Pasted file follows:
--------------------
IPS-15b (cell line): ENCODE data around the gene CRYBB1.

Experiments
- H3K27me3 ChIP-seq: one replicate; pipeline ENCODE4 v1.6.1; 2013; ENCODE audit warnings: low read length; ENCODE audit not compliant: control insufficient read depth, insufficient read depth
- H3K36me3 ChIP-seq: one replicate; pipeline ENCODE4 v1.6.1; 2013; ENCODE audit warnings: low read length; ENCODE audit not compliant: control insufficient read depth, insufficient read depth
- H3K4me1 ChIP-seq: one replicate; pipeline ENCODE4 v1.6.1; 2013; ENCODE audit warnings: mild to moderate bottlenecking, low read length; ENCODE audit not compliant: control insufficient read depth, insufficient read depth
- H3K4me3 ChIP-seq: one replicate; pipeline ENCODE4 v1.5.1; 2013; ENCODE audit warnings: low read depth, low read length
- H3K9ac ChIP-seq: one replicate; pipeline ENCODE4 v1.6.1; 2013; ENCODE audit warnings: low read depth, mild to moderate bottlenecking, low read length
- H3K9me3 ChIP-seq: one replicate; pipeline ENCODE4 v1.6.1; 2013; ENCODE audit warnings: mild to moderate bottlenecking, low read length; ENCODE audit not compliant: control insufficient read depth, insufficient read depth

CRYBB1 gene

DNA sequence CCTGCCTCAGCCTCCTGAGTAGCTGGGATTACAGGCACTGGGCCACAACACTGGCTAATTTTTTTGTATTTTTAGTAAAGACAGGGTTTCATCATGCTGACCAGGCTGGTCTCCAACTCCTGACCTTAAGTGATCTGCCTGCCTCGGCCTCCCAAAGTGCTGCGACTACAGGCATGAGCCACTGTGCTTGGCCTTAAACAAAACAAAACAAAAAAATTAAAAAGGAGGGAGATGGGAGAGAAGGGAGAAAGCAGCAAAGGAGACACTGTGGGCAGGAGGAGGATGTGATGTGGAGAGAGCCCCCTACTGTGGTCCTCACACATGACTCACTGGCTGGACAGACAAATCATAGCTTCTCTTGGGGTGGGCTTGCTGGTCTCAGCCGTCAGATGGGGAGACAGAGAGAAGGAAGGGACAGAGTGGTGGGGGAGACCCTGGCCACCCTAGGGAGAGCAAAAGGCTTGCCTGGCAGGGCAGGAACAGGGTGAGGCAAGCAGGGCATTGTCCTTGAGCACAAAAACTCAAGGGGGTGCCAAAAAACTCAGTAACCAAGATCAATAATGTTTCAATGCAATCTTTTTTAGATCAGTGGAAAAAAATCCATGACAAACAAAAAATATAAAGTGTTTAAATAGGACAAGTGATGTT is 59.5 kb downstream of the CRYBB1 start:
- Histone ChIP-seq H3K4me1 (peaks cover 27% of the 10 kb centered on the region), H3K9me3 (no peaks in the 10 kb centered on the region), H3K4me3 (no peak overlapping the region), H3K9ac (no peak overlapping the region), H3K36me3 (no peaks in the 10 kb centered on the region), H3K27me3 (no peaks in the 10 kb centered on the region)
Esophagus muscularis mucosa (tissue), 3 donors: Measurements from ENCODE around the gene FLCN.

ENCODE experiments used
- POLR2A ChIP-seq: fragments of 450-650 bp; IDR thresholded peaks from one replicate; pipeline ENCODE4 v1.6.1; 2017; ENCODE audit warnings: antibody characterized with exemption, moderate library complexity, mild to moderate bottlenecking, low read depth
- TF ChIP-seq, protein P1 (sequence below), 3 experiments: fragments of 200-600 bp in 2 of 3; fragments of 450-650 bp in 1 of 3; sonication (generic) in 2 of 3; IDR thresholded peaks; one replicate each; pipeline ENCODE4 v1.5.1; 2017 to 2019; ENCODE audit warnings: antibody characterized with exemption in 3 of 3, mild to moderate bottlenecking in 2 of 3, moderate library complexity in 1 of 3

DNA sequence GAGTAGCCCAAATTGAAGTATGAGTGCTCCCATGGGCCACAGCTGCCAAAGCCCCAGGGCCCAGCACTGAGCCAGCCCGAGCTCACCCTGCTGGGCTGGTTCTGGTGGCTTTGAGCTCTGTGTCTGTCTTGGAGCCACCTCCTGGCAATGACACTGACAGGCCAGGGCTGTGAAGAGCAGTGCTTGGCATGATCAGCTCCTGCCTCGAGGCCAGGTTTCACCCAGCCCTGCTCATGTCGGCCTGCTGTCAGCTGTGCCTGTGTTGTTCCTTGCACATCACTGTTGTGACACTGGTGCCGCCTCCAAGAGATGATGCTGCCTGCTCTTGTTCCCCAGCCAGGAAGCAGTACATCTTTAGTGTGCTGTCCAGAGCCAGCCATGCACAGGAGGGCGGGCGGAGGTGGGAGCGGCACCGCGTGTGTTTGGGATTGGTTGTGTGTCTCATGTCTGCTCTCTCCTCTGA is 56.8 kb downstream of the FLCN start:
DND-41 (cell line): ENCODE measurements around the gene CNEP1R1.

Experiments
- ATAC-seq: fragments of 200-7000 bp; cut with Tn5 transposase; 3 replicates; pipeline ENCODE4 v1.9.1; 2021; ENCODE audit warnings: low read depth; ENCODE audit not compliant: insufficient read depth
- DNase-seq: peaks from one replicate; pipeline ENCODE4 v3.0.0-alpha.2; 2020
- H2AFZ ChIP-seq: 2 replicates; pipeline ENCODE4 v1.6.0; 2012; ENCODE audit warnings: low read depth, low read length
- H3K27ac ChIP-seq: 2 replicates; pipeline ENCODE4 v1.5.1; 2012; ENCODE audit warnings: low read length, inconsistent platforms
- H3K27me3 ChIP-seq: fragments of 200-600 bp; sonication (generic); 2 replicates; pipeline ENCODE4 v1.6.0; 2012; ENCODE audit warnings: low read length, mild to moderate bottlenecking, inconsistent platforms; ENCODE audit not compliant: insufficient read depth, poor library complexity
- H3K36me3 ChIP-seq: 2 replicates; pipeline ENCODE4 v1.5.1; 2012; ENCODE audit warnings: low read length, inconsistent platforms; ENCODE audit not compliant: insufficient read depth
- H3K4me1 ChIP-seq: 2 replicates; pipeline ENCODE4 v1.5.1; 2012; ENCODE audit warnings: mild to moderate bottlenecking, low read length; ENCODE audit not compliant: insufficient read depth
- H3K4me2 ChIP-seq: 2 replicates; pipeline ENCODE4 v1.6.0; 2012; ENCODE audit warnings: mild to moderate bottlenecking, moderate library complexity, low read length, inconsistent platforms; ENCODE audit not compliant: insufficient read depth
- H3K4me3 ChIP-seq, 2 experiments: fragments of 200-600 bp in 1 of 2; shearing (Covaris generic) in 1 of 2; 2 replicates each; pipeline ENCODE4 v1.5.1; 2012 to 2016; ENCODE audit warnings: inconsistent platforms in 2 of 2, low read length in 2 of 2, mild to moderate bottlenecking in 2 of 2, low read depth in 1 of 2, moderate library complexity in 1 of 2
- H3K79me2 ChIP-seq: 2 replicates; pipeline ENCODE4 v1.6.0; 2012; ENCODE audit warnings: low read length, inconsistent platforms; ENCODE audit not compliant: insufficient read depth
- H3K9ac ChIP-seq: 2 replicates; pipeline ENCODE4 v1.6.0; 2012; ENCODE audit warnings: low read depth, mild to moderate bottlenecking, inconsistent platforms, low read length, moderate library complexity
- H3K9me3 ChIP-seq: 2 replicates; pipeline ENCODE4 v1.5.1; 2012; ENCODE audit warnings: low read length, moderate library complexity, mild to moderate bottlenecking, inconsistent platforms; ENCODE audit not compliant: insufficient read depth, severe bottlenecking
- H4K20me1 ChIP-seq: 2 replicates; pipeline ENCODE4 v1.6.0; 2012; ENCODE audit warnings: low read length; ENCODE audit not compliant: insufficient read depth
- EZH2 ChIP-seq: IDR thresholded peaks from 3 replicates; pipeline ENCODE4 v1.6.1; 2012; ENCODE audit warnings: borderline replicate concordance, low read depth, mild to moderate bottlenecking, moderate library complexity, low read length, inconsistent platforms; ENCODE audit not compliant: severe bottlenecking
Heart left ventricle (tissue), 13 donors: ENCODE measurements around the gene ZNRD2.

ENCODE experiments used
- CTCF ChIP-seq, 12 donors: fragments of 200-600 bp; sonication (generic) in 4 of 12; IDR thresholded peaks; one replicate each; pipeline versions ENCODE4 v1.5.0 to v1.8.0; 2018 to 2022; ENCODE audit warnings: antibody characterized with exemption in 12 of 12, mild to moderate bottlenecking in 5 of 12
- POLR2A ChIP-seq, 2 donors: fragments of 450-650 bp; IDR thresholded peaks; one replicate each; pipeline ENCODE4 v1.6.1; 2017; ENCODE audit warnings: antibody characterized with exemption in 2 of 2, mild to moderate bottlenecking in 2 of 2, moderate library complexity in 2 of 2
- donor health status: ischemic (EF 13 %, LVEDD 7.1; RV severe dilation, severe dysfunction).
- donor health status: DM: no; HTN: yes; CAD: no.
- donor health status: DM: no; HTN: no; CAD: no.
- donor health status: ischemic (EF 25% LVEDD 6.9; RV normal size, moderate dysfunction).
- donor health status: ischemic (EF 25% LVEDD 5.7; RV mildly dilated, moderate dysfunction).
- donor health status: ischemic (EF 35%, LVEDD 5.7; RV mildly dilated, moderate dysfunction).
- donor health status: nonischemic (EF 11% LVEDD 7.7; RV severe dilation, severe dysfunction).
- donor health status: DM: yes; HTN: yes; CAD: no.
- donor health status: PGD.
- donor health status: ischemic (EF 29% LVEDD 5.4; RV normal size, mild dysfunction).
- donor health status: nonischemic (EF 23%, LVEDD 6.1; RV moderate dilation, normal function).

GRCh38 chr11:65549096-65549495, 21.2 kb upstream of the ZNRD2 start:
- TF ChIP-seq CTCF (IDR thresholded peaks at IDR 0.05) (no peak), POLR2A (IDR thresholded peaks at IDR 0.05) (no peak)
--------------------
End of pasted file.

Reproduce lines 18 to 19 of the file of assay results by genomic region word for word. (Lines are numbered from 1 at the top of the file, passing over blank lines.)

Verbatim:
Experiments
- ATAC-seq: fragments of 200-7000 bp; cut with Tn5 transposase; 3 replicates; pipeline ENCODE4 v1.9.1; 2021; ENCODE audit warnings: low read depth; ENCODE audit not compliant: insufficient read depth